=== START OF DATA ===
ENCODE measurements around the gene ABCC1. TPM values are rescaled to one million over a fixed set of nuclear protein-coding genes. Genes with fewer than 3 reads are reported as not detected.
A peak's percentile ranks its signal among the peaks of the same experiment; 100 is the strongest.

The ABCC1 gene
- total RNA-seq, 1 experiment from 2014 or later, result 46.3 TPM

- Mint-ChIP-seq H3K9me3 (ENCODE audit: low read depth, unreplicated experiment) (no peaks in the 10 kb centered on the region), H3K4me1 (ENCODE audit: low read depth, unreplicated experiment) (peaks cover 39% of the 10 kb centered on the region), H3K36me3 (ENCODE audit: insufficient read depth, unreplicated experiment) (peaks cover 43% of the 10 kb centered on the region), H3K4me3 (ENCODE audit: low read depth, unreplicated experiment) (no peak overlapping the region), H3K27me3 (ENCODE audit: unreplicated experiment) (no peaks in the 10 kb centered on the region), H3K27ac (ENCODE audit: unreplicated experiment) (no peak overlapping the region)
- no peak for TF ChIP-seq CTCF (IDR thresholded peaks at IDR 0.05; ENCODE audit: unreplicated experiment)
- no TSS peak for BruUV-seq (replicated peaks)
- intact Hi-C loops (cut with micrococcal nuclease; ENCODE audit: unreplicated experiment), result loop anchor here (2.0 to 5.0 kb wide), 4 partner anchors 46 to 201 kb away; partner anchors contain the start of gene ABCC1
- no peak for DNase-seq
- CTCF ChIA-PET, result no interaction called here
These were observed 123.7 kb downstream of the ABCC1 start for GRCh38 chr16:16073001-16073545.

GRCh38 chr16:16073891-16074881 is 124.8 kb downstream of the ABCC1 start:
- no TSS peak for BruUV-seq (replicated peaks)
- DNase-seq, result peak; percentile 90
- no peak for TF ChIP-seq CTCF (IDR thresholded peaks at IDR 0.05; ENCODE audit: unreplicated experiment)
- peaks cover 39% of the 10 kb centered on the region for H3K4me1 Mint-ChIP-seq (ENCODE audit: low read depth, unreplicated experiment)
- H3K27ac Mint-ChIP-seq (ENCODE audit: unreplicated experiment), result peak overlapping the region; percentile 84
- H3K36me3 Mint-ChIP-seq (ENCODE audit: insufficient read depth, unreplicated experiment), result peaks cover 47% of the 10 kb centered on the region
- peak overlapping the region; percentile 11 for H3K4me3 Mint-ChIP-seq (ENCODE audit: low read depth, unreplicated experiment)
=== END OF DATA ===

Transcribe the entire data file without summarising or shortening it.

ENCODE measurements around the gene ABCC1. TPM values are rescaled to one million over a fixed set of nuclear protein-coding genes. Genes with fewer than 3 reads are reported as not detected.
A peak's percentile ranks its signal among the peaks of the same experiment; 100 is the strongest.

The ABCC1 gene
- total RNA-seq, 1 experiment from 2014 or later, result 46.3 TPM

- Mint-ChIP-seq H3K9me3 (ENCODE audit: low read depth, unreplicated experiment) (no peaks in the 10 kb centered on the region), H3K4me1 (ENCODE audit: low read depth, unreplicated experiment) (peaks cover 39% of the 10 kb centered on the region), H3K36me3 (ENCODE audit: insufficient read depth, unreplicated experiment) (peaks cover 43% of the 10 kb centered on the region), H3K4me3 (ENCODE audit: low read depth, unreplicated experiment) (no peak overlapping the region), H3K27me3 (ENCODE audit: unreplicated experiment) (no peaks in the 10 kb centered on the region), H3K27ac (ENCODE audit: unreplicated experiment) (no peak overlapping the region)
- no peak for TF ChIP-seq CTCF (IDR thresholded peaks at IDR 0.05; ENCODE audit: unreplicated experiment)
- no TSS peak for BruUV-seq (replicated peaks)
- intact Hi-C loops (cut with micrococcal nuclease; ENCODE audit: unreplicated experiment), result loop anchor here (2.0 to 5.0 kb wide), 4 partner anchors 46 to 201 kb away; partner anchors contain the start of gene ABCC1
- no peak for DNase-seq
- CTCF ChIA-PET, result no interaction called here
These were observed 123.7 kb downstream of the ABCC1 start for GRCh38 chr16:16073001-16073545.

GRCh38 chr16:16073891-16074881 is 124.8 kb downstream of the ABCC1 start:
- no TSS peak for BruUV-seq (replicated peaks)
- DNase-seq, result peak; percentile 90
- no peak for TF ChIP-seq CTCF (IDR thresholded peaks at IDR 0.05; ENCODE audit: unreplicated experiment)
- peaks cover 39% of the 10 kb centered on the region for H3K4me1 Mint-ChIP-seq (ENCODE audit: low read depth, unreplicated experiment)
- H3K27ac Mint-ChIP-seq (ENCODE audit: unreplicated experiment), result peak overlapping the region; percentile 84
- H3K36me3 Mint-ChIP-seq (ENCODE audit: insufficient read depth, unreplicated experiment), result peaks cover 47% of the 10 kb centered on the region
- peak overlapping the region; percentile 11 for H3K4me3 Mint-ChIP-seq (ENCODE audit: low read depth, unreplicated experiment)